That the executive be asked to consider ensuring that all development designed and constructed through the Development Partnership should be:
  • planned to maximise residents’ health and wellbeing, including through shared green space and opportunities for outdoor exercise and social interaction, with maintenance thereof;
  • built to the highest possible standards of energy and water efficiency in order to ensure affordability for residents and low environmental impact;
  • sourced using local procurement wherever possible, in order to maximise local economic benefit and employment opportunities;
  • designed to support and enhance wildlife habitats, in line with Herefordshire’s identity as a beautiful rural county; and
  • designed to promote walking, cycling, public transport and car sharing.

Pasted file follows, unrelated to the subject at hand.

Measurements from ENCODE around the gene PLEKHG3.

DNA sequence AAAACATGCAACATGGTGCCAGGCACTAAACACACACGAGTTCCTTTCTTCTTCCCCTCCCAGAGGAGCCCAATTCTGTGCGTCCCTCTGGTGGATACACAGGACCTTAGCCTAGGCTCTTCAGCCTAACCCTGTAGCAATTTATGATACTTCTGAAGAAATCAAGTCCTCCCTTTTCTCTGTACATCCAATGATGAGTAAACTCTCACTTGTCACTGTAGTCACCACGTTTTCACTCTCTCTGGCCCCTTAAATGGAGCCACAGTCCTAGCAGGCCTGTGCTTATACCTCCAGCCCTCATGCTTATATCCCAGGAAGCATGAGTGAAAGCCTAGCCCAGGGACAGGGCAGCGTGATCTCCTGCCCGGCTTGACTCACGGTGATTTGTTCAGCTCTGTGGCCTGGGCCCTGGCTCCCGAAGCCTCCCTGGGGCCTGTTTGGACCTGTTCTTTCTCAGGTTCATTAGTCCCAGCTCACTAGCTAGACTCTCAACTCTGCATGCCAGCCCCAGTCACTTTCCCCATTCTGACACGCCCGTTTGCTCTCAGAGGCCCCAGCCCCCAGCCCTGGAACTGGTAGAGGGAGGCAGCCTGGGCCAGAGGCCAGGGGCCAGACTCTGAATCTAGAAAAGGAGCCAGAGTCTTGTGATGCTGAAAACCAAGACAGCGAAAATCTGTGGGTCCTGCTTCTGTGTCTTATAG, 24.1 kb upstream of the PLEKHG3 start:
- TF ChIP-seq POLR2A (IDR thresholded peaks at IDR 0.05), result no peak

Trish Marsh takes over as Green Group Leader on Herefordshire Council

Herefordshire’s “outstanding” natural environment should be at the heart of its plans for the future says the new leader of the Green Party group on Herefordshire Council.

Councillor Trish Marsh is taking on the role while the current leader, Jenny Bartlett, serves as the Mayor of Leominster for the coming year.

“Jenny will be busy keeping up her council commitments plus the extra responsibility of being mayor so I am very happy to help by stepping in as Green group leader,” she said.

A former environmental team officer with Herefordshire Council, Trish Marsh is a member of Leominster Town Council and the Herefordshire councillor for Leominster South.